51. the primary objective is to organize the world. 195. state. Lambert wrote the above statement over 30 years ago.”34 In this light. this statement – or at least the article wherein it appears – has been highly influential in studies of and is often cited in discussion about the hierarchical organization of the Mesopotamian pantheon. “The pantheon of innumerable gods are organized into a supernatural reflection of earthly political authority. 34 Lambert 1975. however. since 1975. illiterate Mesopotamian who had restricted access to the cult and no access to these tablets. A better summary description of the tradition behind the series An = Anum comes from Bottéro.33 which in later tradition developed a seventh tablet. This also serves as a map for joining smaller fragments back into a reconstructed composite text (pp. it also becomes the primary document of the Mesopotamian divine world as recorded by the elite. 33 Some copies of An = Anum (e. The An = Anum God-List The six tablet collection An = Anum.g. YBC 2401) contain the contents of the six tablets on a single tablet (Litke 1998. before scholars were as aware and as conscientious as they are today about the differences between family.. or it suggests to the modern scholar that this series is at least as much proscriptive of Mesopotamian religions as it is descriptive. 151 . 17-18). Perhaps it does both equally. Admittedly. is likely an attempt to “codify the numerous traditional god names so far as possible in accordance with the existing religious status quo. 4). and cultic religions (see chapter 2).c. 35 Bottéro 2001. Lambert’s statement either wholly disregards the potential distinction between the theological speculations of the elite scribal class and the everyday realities of the common.”35 Like all other lexical god-lists. providing a reliable template upon which to properly arrange the six tablet tradition. not only does An = Anum become the pinnacle achievement of the lexical god-list tradition in Mesopotamia.

Porter rightly notes that while An = Anum may have been familiar to Neo-Assyrian scribes or Lambert 1975. Tablet V had 13 sources (pp. 475.39 but the simple truth is that series’ conservative nature reflects a Sumerian world. “Facets of Conservative Mesopotamian Thought. 475-76.A secondary objective of An = Anum was to preserve the organization of the pantheon from earlier god-lists. 152 37 36 . The so-called An = Anum textual tradition has numerous textual witnesses.). after determining joins (pp. The divine reality of the Neo-Assyrian scribes should belong to a world wherein Aššur. Tablet II was reconstructed from 18 sources. most of the approximately 1970 names within the list are still Sumerian deities. 221). 195. reappear in An = Anum.).).). as the head of their pantheon. Garelli. 20). even though they may not have been worshiped for centuries at the time of their compilation. Tablet III had 28 sources when counting joins as a single source (pp. The traditions behind TCL 15 10. the divine imperial ruler Aššur lacks the proper placement within the series befitting the head of the pantheon.). Aššur’s relative absence undermines the idea that the series reflects its seventh-century copyists’ theology. and Tablet VII had 4 sources (p. If Lambert has correctly dated the full form of An = Anum to the late Kassite (ca. 38 Lambert 1969. Tablet VI had 24 sources (pp.” Daedalus 104 (1975): 48. 114f. Litke’s reconstruction of An = Anum Tablet I was based on 13 sources (Litke 1998. 148f. deserves and receives his rightful place within any theological discussion. Perhaps the stability to which copies of An = Anum from Ashurbanipal’s reign attest is itself a result of its supposed canonical status. not the contemporary Neo-Assyrian world. 167f. 198f. Lambert 1969. 65f. 39 P. the longest Old Babylonian witness to the Genouillic List. Because of this lack of concern for Aššur. then this alone attests the preservation of TCL 15 10’s tradition an additional 500 years. 1300-1100). Tablet IV had 13 sources (pp.38 Even in the late copies.37 In seventh-century Assyria.36 Further evidence of An = Anum’s preservational aspect is that the two best exemplars may be Middle Assyrian tablets (K 4349 and YBC 2401) and that scribes continued copying the series into the Neo-Assyrian period and the late Babylonian period.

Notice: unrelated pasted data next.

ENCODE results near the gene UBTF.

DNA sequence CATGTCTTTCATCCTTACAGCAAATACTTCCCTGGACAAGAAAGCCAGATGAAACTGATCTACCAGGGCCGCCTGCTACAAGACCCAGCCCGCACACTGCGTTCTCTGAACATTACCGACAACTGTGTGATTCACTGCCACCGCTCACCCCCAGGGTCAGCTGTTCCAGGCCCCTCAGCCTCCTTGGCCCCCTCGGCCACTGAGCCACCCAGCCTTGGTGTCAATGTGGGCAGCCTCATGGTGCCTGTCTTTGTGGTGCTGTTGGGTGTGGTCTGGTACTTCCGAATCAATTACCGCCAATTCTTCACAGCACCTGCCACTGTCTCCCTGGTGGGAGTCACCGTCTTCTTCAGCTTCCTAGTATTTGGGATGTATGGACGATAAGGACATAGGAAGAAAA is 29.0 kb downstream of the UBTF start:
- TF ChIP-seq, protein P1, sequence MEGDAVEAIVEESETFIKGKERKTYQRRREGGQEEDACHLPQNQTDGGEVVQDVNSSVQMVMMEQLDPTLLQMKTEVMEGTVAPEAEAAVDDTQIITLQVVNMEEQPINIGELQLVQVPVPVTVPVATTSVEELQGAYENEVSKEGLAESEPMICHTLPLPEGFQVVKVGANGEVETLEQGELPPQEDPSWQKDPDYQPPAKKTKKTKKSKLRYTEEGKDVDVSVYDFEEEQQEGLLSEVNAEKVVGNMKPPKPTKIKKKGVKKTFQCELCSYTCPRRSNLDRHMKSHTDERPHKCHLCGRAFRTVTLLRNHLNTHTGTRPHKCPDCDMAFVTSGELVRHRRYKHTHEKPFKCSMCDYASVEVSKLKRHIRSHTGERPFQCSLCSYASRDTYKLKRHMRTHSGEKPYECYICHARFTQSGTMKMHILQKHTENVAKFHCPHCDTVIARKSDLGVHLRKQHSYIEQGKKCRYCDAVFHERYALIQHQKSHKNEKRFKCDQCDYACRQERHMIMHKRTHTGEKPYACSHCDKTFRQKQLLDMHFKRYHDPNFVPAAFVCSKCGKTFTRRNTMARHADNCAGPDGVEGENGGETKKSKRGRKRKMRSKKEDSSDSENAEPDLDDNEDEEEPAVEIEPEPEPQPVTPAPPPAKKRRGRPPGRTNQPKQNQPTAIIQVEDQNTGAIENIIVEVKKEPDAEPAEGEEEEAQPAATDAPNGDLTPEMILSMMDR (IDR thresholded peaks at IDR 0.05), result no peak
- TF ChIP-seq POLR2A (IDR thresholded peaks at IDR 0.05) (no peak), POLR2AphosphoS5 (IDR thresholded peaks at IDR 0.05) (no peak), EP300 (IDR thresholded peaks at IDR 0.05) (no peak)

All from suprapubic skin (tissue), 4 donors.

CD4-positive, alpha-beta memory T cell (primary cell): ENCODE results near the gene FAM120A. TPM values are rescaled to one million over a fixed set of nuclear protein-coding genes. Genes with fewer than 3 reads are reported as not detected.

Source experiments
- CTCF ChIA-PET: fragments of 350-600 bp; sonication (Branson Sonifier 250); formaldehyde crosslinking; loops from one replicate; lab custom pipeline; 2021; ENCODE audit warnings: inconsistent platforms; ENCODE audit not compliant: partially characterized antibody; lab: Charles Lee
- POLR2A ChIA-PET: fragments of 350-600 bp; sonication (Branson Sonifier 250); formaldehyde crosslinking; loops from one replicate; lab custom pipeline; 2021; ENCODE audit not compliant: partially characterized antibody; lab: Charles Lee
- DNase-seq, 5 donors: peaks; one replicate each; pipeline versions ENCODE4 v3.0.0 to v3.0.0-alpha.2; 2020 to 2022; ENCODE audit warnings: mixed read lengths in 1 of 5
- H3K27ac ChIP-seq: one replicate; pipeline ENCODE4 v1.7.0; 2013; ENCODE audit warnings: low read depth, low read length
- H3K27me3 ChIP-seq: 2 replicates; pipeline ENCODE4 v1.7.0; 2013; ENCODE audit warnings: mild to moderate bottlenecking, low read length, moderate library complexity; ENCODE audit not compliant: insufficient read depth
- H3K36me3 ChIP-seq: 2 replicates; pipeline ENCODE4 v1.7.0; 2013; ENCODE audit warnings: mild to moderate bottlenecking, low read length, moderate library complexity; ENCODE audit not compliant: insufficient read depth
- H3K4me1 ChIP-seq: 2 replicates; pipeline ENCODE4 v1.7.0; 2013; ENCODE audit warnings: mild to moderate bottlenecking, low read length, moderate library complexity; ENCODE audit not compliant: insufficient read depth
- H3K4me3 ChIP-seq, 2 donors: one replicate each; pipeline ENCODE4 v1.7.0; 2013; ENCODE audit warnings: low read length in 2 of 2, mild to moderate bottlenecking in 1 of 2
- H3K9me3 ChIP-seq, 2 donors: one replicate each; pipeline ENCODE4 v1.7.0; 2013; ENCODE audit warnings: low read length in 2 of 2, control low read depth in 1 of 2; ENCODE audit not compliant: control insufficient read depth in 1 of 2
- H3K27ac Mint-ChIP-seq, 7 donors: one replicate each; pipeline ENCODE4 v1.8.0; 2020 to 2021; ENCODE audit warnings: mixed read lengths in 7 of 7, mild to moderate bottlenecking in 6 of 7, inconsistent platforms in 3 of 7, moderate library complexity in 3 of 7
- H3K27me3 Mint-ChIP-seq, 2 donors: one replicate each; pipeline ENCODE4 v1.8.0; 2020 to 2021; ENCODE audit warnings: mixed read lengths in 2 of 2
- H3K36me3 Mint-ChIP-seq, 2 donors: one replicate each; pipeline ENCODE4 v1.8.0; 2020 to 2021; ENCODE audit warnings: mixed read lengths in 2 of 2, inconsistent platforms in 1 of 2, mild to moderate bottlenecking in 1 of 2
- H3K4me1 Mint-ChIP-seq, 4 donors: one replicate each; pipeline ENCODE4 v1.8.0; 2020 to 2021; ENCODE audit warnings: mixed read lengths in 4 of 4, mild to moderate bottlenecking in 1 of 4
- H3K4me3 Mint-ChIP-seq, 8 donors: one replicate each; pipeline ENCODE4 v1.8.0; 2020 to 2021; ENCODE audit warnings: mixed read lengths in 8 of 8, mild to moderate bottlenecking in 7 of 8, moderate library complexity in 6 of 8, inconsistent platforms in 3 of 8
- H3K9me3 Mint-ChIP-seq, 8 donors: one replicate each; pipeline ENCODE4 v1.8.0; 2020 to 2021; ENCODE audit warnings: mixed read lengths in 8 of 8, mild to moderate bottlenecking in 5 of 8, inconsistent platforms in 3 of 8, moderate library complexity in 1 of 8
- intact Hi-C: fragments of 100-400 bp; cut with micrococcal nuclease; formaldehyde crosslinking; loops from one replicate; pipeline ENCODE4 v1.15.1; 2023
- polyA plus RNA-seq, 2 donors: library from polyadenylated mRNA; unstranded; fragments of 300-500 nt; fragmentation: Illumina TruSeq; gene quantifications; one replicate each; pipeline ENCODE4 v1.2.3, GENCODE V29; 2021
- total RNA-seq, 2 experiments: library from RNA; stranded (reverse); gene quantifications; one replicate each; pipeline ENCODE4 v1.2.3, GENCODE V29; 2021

41 Arranged theologically – not acrographically – An = Anum’s format appears in a two-column style. As in the Genouillic List. the deity’s consort is introduced. rather than Akkadian. Litke suggests that An = Anum should be read as a Sumerian. the overall structure of the series is more complex. 475. and each unit begins with the common name of its main deity. For example. 6.40 Instead of serving as a primary document of Mesopotamian religion in general (or NeoAssyrian religion at all). Marduk’s names and entourage interrupt 40 41 Porter 2000. and the second column explains that name or provides an alterative divine name for the deity. and other characteristics of the deities counted within the pantheon. The first column provides the divine name.42 As with other godlists. An = Anum most properly serves as a primary document for its conservative compilers in the late second millennium. For this reason. 42 Lambert 1969. 221. relationships. their acceptance of any specific theological concepts contained within the series is unclear. Each subsequent line provides the deity’s other names. Litke distinguishes An = Anum from the other lexical god-lists because it lacks Sumerian-Akkadian equivalents. This embedding further separates the primary deity and consort from their entourage. While the dual column nature of the series accelerates our understanding of the relationship expressed between succeeding lines. this series consists of several units. along with her (or his) other names. 153 . he prefers using the phrase “explanatory list” in order to highlight An = Anum’s purpose to describe the roles. An = Anum is used today to support the equation of various Mesopotamian deities. An = Anum’s structure is complicated by the insertion of an offspring’s consort and entourage within a larger parent unit. Eventually. text. and their offspring and entourage complete the unit.even regularly consulted by them for spellings and explanations of divine names. Because of this second column. Litke 1998.